- From: "Alex W." <ingilt@xxxxxxxxxxx>
- Date: Tue, 31 Jul 2007 23:49:38 +0100
"Bart Goddard" <goddardbe@xxxxxxxxxxxx> wrote in message
Miss Elaine Eos <Misc@xxxxxxxxxxxxxxxxxxxxxxxx> wrote in news:Misc-
...Because faith requires some sort of guiding teacher?
Short answer: Yes. Long answer: "Faith" should be "in something."
Pop religion talks about "having faith", but it's usually a
dis-embodied faith. It's some sort of emotional state, rather
than trust in such-and-such. It's not faith that's important,
but what one has faith in. If a man is walking across a frozen
lake he might have great faith that the ice is thick enough to
hold him. But if the ice is very thin, no amount of faith
makes a difference. OTOH, if the ice is very thick, it hardly
matters how confident he is. The ice holds him whether he exactly
trusts it or not.
My objection is not that one ought to have faith IN something. Rather, it
is the demand to have faith in something with very, very particular
specifications which I, as the prospective faithful, am not demeed qualified
to evaluate and set out for myself.
So how is a person supposed to have faith in something, if
someone doesn't tell him about the something? St. Paul said:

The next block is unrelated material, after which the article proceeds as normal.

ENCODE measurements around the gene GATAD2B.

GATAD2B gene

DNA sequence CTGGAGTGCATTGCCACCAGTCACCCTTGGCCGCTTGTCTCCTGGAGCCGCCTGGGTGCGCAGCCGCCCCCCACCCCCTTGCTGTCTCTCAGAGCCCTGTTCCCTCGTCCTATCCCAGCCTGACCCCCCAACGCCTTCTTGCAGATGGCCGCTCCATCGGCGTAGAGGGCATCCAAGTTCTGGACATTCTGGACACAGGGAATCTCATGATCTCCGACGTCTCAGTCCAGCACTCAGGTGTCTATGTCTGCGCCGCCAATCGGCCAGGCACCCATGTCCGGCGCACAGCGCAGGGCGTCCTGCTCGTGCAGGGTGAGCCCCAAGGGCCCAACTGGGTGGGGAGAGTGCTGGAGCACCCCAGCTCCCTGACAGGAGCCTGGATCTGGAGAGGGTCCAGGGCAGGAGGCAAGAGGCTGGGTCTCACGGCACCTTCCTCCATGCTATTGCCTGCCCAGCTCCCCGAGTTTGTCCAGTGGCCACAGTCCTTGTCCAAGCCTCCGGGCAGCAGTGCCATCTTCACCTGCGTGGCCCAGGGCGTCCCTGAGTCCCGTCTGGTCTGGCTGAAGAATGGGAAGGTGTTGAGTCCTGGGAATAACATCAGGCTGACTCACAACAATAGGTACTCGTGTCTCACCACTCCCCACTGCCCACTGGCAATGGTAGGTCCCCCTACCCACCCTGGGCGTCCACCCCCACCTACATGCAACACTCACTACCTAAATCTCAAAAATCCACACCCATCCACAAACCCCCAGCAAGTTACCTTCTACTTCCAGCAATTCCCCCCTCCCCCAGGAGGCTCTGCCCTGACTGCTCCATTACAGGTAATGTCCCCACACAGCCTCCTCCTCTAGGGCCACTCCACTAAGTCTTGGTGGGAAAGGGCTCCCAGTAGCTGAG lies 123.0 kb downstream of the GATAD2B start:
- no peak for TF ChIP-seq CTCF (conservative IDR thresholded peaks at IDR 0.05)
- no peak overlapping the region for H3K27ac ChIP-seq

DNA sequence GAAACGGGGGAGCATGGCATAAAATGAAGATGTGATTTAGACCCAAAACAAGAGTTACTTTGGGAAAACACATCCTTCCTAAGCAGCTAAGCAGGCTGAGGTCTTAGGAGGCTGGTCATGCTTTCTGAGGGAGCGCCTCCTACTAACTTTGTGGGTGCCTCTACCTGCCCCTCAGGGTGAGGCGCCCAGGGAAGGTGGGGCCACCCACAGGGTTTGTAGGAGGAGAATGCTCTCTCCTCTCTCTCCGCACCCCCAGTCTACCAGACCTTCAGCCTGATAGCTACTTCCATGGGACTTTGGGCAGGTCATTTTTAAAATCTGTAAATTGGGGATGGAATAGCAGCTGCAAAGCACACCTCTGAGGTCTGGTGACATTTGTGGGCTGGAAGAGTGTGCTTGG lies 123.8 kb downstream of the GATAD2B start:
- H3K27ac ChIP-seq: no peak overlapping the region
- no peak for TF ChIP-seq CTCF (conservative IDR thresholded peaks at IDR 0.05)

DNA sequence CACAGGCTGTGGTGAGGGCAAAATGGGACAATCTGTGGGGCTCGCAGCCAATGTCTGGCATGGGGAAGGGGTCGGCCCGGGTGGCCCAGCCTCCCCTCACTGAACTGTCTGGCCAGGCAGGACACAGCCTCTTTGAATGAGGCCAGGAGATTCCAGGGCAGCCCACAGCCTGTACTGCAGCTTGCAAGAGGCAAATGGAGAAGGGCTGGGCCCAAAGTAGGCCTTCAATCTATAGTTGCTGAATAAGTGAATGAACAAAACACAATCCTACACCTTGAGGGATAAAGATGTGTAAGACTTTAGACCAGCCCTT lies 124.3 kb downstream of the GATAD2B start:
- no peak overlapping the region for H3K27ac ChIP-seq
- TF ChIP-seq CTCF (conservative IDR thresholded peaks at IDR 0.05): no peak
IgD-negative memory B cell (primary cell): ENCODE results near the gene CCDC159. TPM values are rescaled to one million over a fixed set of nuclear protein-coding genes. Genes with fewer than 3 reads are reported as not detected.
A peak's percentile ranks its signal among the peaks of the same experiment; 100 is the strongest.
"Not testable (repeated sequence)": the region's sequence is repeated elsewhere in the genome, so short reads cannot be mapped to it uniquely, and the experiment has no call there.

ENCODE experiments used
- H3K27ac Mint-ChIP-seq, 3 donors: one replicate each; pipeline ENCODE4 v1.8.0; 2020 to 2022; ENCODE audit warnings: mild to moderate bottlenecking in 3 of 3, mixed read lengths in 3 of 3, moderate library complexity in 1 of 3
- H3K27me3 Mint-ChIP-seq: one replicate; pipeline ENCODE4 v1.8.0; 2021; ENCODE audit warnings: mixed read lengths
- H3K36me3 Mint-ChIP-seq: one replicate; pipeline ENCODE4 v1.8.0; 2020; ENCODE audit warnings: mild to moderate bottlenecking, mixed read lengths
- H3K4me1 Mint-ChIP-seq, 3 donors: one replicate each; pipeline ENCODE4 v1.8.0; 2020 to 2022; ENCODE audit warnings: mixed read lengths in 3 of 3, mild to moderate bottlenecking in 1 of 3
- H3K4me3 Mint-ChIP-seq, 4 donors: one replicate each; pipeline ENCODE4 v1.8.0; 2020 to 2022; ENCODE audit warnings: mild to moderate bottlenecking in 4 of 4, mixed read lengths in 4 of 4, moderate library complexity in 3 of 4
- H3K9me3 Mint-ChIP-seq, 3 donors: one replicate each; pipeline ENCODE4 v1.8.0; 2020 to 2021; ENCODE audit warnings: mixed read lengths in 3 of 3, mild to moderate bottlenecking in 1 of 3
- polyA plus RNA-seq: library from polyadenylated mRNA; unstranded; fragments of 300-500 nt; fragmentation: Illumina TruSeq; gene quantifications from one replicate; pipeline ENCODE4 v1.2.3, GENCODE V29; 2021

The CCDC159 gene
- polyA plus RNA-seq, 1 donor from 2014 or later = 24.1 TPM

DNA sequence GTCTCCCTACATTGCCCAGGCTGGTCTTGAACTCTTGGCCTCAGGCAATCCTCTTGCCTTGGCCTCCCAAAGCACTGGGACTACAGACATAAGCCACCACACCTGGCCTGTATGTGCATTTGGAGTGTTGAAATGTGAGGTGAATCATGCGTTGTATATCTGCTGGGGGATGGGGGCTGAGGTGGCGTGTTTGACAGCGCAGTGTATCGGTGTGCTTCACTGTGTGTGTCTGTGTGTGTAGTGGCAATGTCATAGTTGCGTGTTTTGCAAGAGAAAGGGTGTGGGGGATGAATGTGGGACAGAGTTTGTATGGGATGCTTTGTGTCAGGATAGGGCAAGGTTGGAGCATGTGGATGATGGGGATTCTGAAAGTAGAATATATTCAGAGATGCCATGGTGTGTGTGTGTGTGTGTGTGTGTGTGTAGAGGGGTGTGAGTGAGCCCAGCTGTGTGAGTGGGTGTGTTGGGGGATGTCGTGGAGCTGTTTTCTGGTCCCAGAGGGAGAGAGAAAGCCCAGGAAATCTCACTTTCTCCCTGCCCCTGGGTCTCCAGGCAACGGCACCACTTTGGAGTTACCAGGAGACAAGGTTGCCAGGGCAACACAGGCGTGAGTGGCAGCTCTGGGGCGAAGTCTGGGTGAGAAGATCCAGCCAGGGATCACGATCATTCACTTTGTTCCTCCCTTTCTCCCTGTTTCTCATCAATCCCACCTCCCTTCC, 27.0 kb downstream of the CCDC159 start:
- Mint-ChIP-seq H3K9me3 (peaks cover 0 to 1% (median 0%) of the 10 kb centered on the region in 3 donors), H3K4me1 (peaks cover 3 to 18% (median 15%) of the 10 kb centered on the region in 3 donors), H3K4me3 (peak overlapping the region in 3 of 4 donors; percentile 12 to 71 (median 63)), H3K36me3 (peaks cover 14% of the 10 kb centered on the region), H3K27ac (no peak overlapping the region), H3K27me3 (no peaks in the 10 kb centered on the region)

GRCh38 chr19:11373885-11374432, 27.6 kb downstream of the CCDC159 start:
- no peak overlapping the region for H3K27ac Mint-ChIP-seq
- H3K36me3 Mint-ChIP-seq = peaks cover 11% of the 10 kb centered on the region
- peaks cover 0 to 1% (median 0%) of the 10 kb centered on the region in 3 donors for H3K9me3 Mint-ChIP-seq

Romans 10:17 Consequently, faith comes from hearing the message,
and the message is heard through the word of Christ.
Assuming that this person is literate, give him a copy of the Bible and let
him get on with it.
That is not the issue here, Bart.
The issue is that if I give 100 preachers/pastors/Fathers/popes the same
passage to base a sermon on, I will get 100 different interpretations with
one common unifying theme: that each will insist theirs is the only correct
path to a truthful exegesis of His Word. In years past, such insistence
went so far that Christian preachers/pastors/Fathers/popes pretty much
behaved towards each other as Shhites and Sunnis do in Iraq today.
The main distinction is that one doesn't achieve salvation by
dint of a good life. Rather, a good life is a response to
Which circular route brings us right back to my point: that one's state of
salvation is judged differently by every sect, church, denomination and
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